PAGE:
• http://www.poynter.org Poynter

    It was the magazine who called Iwan Baan on Wednesday. They describe that here: http://nymag.com/thecut/2012/11/more-images-from-new-yorks-sandy-cover.html –Julie Moos, Poynter Online

  • Mr. G

    So who had the idea for the shoot? Photog or the mag?

  • http://www.facebook.com/profile.php?id=561872772 Anonymous

    I have shot in maui from choppers and wind makes it hard ..big time, although I did use to shoot with mostly a 300 2.8. If it was windy and cold that would have made it hard, with a wide angle is much easier though

  • justApoint

    Thats a really amazing shot
    Makes me wish I had a camera and a helicopter.

  • Anonymous

    TO BE FAIR….

    The photog’s little bit of editorializing is just silly. You can’t blame Goldman Sachs for being better prepared than other real estate owners in the city. Not to mention that the building sources its power from BROOKLYN. Did anyone walk over to the building and ask to charge their cellphone?

  • Mike

    Chuck, the logistical challenges of this are considerably higher than a standard aerial. I’ve done several hundred hours of helicopter-based shoots, and some are easier than others. As Mr. Downs says below, the light is the real issue here. 25,600iso/2.8/40th? That’s dark. Sure, he probably used a gyro which helped quite a bit but it’s not simple.

    Also in the area he was shooting, EWR Tower only owns airspace up to 2000′. For higher, NY Approach usually declines those requests. The low amount of air traffic that night due to airport closures worked in his favor. He also wasn’t above land, despite what the article says…unless you count being partly over Governor’s Island or sort of close to Staten Island as over land.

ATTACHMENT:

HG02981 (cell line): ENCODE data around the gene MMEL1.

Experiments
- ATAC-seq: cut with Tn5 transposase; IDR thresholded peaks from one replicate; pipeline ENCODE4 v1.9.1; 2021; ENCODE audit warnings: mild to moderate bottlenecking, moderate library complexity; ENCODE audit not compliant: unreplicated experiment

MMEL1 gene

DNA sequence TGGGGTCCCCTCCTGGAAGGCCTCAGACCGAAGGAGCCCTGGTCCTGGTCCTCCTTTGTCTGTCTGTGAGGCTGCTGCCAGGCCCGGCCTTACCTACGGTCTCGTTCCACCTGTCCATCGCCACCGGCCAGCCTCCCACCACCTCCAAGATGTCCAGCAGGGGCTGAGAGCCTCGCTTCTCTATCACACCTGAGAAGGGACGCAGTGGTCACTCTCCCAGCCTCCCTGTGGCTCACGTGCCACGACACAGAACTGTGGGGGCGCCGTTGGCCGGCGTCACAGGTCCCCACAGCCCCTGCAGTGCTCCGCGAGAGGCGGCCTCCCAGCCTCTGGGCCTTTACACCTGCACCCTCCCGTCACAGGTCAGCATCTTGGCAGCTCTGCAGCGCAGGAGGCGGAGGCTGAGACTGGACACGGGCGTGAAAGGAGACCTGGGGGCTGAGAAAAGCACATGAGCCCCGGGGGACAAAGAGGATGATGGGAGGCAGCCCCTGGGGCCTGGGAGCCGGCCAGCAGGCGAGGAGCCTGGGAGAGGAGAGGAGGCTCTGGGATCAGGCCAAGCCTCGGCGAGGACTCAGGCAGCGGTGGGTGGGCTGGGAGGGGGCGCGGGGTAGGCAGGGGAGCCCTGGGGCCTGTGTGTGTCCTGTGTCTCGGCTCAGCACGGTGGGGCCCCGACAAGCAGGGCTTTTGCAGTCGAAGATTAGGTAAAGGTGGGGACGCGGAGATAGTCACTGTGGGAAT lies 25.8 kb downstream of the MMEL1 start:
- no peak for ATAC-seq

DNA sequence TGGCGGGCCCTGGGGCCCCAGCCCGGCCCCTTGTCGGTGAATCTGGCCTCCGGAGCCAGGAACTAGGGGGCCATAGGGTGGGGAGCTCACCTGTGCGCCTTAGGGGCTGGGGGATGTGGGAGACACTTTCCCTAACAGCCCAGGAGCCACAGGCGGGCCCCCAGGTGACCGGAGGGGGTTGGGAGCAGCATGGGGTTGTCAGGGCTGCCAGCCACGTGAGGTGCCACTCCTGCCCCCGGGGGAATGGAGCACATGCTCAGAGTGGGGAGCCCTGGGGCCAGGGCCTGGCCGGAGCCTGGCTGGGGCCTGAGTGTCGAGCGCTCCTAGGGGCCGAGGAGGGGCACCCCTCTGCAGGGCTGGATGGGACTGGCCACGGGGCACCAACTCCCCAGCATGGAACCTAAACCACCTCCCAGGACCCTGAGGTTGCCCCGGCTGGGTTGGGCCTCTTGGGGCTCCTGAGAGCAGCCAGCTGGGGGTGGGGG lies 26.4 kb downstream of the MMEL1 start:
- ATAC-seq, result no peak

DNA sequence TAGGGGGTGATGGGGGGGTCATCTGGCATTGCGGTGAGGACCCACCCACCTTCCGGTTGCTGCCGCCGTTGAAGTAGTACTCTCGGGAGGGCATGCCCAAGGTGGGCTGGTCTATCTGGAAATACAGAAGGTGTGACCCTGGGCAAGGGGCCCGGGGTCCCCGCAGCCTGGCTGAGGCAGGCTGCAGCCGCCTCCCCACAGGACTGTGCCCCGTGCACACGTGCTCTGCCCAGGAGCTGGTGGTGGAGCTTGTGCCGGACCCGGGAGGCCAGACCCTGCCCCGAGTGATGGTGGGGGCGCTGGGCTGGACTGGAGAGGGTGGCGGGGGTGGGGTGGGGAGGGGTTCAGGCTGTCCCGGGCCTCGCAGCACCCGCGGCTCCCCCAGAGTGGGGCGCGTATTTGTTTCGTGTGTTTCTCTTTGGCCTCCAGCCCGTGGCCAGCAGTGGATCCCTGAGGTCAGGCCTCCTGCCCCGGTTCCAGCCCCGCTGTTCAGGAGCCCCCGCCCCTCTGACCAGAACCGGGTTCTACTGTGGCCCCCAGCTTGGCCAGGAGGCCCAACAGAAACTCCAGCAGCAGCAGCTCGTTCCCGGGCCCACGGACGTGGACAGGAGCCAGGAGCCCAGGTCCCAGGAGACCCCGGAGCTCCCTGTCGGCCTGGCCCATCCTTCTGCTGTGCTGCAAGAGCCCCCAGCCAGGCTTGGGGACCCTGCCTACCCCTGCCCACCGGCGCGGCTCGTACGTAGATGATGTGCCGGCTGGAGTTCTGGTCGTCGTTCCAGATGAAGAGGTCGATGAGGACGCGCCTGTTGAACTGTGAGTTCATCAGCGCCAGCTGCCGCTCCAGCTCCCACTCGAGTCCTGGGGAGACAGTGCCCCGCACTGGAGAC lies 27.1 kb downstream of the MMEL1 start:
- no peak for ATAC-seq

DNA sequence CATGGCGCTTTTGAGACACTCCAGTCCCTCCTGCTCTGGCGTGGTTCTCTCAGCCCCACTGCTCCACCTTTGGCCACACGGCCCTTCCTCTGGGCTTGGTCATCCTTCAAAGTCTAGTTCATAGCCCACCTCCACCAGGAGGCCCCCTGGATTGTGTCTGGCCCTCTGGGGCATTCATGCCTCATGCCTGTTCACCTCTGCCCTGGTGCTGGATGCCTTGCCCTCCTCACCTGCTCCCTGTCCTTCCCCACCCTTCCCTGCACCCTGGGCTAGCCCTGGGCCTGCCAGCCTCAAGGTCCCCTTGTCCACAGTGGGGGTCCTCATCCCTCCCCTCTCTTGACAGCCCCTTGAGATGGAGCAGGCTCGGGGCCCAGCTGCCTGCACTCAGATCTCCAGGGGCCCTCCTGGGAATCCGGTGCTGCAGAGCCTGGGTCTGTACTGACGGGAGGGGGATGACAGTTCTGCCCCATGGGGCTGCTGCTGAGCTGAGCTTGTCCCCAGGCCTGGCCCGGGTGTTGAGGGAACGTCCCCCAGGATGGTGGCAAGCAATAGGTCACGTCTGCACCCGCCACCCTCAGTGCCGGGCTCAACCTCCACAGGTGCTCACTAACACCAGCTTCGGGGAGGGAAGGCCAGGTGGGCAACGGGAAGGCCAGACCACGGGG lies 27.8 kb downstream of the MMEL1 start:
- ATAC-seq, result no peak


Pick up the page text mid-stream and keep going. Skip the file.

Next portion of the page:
• http://twitter.com/PatDownsPhotos Patrick Downs

    @Chuck: Vibration is the problem, especially at such slow shutter speeds. Otherwise, I agree.

  • http://twitter.com/PatDownsPhotos Patrick Downs

    re “Shooting from a helicopter doesn’t faze Baan. He does it about once a week, on average, all across the world. But he had never tried it in the middle of the night before.”

    I wonder why he doesn’t use a gyroscope? I have shot with a gyroscope at 1/15th from a helo and got great results, with most frames sharp. I’ll be anxious to see the quality from such a high ISO. Great shot though.

  • http://www.poynter.org Poynter

    Thanks, Grant. I fixed it. –Julie Moos, Director of Poynter Online

  • http://www.facebook.com/oli4b Olivier Bloemendaal

    The forgot to mention this is an advertisement….

  • http://www.facebook.com/profile.php?id=730080987 Grant Barrett

    There’s a little homophonic error: “doesn’t phase Baan” should be “doesn’t faze Baan.”

  • http://www.facebook.com/ChuckLiddy Chuck Liddy

    “Shooting in the dark, with a handheld camera, in a vibrating helicopter,
    5,000 feet above land sounds like a photographer’s nightmare.”
    Geez, can I call bullshit on this? It’s a nice shot. But ANYONE on the planet who has shot aerials KNOWS shooting from a helicopter is a piece of cake. If this had been shot been shot from a fixed wing aircraft I would be impressed. I’m sure Mr. Baan is great with all the awards he has received…….but seriously? Poynter loses more and more respect almost every day when it come to photography.